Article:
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good ole Monet

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the witch is roasting up some children inside

 

Admittedly, it was somewhat embarrassing being a tourist for a day (although, unlike many other tourists, who think the world is all about them, we were considerate and un-intrusive), but there’s a reason tourism is a thing.  Sometimes life isn’t truly lived if you don’t go and see the sights.  Every wanderer will one day behold the Temptress Tourism, and she will call to you, plucking your heartstrings with her lovely song.  Don’t resist.  Embrace her.  Bring your friends and lovers, too—she’s totally into that.

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Queen Victoria statue in front of Buckingham Palace

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Mild Culture Shock for Dummies or Something

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Mild Culture Shock for Dummies or Something

I.

Walk into a public bathroom to the suspicious greeting of silence.  There’s a buzz in the air, like a rawness, and a tang tickling your nose that hints you may not be alone.  The stalls all appear closed.  If any is occupied, you cannot tell.  Let’s say you’re in America, so the gap between the stall door and the floor is like anywhere between 3 and 15 feet high, but you don’t see the legs of any squatting person to signal occupancy.  And yet, all signs point to someone other than you being in this bathroom.  No silence is so thick unless someone is hiding nearby.

A smile crosses your face, and you interlace your fingers diabolically.  As a certain English sleuth would say, the game is afoot!  You pull a clay pipe, already lit, out of a mysterious pocket somewhere on the overcoat you’re suddenly wearing, and stick it in your mouth.  Get down on your hands and knees and crawl to the first stall.  Peek your head underneath.  Nothing.  Scooch over to the second stall.  Peek your head underneath.  There’s a person standing shivering in fear on the seat of the toilet.  You yell, “Surprise!!!”  The person spontaneously combusts (medical cause:  overload of public-bathroom-anxiety, and also fear I guess, because you’re dressed like Sherlock Holmes and grinning all wide eyed up at them from underneath their locked bathroom stall door.  Just so you know, that’s not a cool thing to do, no matter what country you’re in).  Good times.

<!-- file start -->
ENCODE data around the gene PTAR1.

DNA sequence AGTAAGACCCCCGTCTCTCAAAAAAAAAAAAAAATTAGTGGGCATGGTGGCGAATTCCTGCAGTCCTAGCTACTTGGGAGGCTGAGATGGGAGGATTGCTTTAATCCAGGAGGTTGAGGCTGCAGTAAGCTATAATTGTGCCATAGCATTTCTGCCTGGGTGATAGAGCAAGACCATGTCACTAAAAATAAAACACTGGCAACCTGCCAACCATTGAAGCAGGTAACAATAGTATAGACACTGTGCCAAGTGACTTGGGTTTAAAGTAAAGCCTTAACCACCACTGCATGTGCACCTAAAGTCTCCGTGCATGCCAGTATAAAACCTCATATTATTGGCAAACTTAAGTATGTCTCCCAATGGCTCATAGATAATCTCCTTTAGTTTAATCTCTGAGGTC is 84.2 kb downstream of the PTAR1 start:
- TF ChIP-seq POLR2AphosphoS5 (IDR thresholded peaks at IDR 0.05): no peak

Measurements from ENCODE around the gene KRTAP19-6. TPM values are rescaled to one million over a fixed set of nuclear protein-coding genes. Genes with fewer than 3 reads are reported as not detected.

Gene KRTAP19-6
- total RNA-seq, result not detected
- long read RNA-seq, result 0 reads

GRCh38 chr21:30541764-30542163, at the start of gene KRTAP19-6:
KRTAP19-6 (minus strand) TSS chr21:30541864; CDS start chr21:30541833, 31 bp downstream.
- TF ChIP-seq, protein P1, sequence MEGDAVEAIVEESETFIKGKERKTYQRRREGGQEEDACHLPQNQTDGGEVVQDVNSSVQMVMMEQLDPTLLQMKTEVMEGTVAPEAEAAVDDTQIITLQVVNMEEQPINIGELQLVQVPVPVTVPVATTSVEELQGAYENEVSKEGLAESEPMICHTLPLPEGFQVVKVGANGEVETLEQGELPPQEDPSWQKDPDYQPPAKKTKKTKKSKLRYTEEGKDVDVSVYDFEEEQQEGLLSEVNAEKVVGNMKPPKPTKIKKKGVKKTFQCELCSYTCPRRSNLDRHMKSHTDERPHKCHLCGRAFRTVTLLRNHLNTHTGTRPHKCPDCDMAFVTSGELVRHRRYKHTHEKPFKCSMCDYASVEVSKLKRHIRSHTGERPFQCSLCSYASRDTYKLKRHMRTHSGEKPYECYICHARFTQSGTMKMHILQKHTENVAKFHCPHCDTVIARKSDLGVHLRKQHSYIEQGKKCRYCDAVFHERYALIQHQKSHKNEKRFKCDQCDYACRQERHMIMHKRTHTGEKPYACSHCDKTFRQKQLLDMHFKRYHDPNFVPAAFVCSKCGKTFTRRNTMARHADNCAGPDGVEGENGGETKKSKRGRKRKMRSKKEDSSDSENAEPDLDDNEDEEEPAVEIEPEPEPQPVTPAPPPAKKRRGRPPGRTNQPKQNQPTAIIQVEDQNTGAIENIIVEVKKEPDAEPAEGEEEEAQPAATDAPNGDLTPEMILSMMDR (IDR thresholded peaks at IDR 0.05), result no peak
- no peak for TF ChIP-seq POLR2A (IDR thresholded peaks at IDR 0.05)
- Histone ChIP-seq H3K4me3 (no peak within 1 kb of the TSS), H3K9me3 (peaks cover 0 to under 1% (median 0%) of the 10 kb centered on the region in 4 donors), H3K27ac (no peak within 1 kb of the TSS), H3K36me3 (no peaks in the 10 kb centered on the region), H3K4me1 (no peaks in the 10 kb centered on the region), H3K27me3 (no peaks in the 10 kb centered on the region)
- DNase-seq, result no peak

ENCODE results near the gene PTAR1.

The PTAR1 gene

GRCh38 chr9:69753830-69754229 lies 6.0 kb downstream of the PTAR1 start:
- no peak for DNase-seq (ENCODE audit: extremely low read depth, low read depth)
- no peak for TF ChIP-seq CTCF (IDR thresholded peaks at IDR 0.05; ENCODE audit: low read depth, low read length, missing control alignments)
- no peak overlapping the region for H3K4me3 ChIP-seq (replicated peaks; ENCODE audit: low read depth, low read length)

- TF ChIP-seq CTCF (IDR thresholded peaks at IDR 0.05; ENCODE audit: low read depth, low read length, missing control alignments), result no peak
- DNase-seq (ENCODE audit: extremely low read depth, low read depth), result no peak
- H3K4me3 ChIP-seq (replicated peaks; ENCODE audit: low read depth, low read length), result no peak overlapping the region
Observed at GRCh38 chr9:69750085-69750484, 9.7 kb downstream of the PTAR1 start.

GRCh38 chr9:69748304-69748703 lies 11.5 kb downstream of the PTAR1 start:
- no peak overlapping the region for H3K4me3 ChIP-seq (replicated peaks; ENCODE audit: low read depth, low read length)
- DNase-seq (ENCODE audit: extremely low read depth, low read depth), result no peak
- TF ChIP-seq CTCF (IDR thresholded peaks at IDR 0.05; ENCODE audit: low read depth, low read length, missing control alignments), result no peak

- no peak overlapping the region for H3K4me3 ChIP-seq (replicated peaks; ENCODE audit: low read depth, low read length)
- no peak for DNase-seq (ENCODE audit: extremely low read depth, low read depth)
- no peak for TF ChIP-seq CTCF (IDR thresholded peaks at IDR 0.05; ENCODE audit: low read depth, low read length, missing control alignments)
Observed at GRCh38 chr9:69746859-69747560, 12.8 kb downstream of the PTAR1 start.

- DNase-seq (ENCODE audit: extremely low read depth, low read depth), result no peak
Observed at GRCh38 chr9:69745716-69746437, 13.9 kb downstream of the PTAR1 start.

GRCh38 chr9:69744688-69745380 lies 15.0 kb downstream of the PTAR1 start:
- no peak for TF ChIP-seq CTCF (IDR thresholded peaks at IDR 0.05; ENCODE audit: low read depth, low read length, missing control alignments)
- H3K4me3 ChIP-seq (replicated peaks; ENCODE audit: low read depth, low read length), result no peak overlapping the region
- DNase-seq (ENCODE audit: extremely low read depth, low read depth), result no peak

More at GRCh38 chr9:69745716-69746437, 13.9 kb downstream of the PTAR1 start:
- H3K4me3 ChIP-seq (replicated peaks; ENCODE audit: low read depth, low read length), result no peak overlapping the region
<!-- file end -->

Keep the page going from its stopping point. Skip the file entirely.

Yeah, so sucks for you, because you’re actually in England (I lied about America), and English public stalls are impenetrable to fun-loving sleuths like you.  The stall doors and walls go all the way to the ground, so it’s like you’re sitting in your own little mini dungeon, except not made of stone, and with toilet paper.

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very private

II.

Imagine a character named Jordan (oops, that’s my name).  Jordan is walking toward an intersection, a hot coffee steaming in his hand.  Traffic is flitting by, all kinds of boring silver and beige colors, with the occasional flashy red sportscar designed for rich men trying to compensate for something; Jordan can feel the gentle push of the traffic’s wind as he steps up to the edge of the streetHe looks left.  No traffic.  He sips coffee and scalds his mouth.  His tongue feels itty bitty blisters already forming.  Then he steps out and gets squashed by a car.

Why?  He looked the wrong way.

112% of Americans will look the wrong way when crossing traffic (statistic courtesy of My Butt, a very, very scholarly journal with authority on all kinds of relevant things).  On the contrary, Londoners never look the wrong way.  The streets have your back.  They tell you which way to look.

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the road saves people from getting run over

III.

It’s a shame I’m over 21 because otherwise purchasing certain liquids with inebriating side effects (legal age in the UK to purchase is 18) would be much more exhilarating.  Pubs are everywhere, and after work, Londoners flock to them like cat hair on a dark sweater.  Apparently it’s the thing.  Americans go out at night.  Londoners go out after work.

IV.